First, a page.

Life of St. Antony, written by Athanasius in 360 AD, is one of the most important books in Christian history. The hagiography recounts the spiritual journey of the famous “Father of Christian Monasticism.” Antony was an uneducated orphan who lived in monastic solitude and defeated Satan in the deserts of Egypt.
The short biography of Life of St. Antony not only pioneered the genre of hagiography (an idealized biography of a saint), but also helped spread the monastic ideal throughout the Church.
Antony (251–356 AD) lived at a pivotal junction in history, a time when Christianity transitioned from being a persecuted minority to the favored religion in the Roman Empire. For this reason, his life and teaching was crucial in redefining the classical, Greco-Roman notions the “good life.” Wisdom and goodness were no longer bestowed by philosophers or imperial leaders, but through a spiritual experience in the form of monastic self-renunciation. Life of St. Antony burnished new Christian conceptions of honor and shame in antiquity. Here are four examples, along with extended quotes, of how this important book re-defined honor and shame in the Christian life.
A prominent theme is how Antony shames and despises the Devil. Antony “passed through the temptation unscathed. All this was a source of shame to his foe [the devil]. For he, deeming himself like God, was now mocked by a young man; and he who boasted himself against flesh and blood was being put to flight by a man in the flesh.” (5, cf. 11)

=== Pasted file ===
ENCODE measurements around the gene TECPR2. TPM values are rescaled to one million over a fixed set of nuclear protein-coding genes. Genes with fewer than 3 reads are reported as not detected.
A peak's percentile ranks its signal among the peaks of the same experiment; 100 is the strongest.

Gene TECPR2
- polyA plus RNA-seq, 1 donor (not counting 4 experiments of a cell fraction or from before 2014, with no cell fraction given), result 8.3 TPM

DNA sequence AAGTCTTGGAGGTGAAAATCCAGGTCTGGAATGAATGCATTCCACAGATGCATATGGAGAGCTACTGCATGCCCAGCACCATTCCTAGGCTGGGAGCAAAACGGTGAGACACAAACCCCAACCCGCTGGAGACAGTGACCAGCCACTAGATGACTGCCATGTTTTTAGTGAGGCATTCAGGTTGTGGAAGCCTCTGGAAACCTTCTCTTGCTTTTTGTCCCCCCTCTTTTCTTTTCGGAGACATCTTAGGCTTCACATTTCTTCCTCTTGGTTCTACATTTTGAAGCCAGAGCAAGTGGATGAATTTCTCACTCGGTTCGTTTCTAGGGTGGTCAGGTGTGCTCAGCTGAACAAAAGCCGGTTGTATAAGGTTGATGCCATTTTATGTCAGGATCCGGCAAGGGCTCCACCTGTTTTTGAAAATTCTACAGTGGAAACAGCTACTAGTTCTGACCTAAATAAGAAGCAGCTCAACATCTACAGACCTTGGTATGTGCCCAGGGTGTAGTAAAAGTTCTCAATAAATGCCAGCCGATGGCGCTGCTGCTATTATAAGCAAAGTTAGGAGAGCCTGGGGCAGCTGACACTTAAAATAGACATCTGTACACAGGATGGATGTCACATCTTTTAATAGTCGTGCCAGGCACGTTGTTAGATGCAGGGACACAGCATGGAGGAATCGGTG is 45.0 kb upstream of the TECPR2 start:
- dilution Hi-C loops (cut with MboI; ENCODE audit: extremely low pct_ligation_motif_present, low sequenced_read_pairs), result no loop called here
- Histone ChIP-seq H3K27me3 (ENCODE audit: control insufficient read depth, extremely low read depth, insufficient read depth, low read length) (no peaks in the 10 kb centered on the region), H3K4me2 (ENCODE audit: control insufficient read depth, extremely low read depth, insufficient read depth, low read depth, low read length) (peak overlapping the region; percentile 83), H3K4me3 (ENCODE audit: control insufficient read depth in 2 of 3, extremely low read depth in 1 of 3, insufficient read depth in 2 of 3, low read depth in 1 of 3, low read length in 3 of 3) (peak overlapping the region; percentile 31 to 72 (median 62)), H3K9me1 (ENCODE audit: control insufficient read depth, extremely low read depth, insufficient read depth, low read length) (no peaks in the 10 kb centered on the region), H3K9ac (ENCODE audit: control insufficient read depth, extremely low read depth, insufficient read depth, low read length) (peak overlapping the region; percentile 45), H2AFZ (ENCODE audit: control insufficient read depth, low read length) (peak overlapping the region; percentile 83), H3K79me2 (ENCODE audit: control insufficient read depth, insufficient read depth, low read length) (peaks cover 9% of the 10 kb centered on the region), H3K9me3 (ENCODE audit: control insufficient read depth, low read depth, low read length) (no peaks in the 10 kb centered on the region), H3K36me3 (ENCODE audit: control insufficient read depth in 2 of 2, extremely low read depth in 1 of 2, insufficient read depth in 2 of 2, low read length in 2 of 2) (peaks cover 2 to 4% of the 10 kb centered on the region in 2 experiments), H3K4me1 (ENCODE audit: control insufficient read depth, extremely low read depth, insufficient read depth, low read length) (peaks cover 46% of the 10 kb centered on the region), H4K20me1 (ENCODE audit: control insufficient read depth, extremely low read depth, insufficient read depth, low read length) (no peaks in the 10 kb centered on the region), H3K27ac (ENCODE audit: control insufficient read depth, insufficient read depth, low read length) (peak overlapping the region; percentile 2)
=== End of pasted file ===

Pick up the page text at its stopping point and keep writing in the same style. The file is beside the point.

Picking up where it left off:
Antony later cites Ephesians 6:14 and Titus 2:8 in this regard. “He exhorted, ‘Take up the whole armour of God, that ye may be able to withstand in the evil day,’ that the enemy, ‘having no evil thing to say against us, may be ashamed.’” (65).
Here are exhortations from his teaching:
- “More and more, therefore, let the deceiver be despised by us.” (37; cf. 28)
- “‘So then we ought to fear God only, and despise the demons, and be in no fear of them. But the more they do these things the more let us intensify our discipline against them, for a good life and faith in God is a great weapon.” (30)
- “If, therefore, the devil himself confesses that his power is gone, we ought utterly to despise both him and his demons; and since the enemy with his hounds has but devices of this sort, we, having got to know their weakness, are able to despise them.” (42)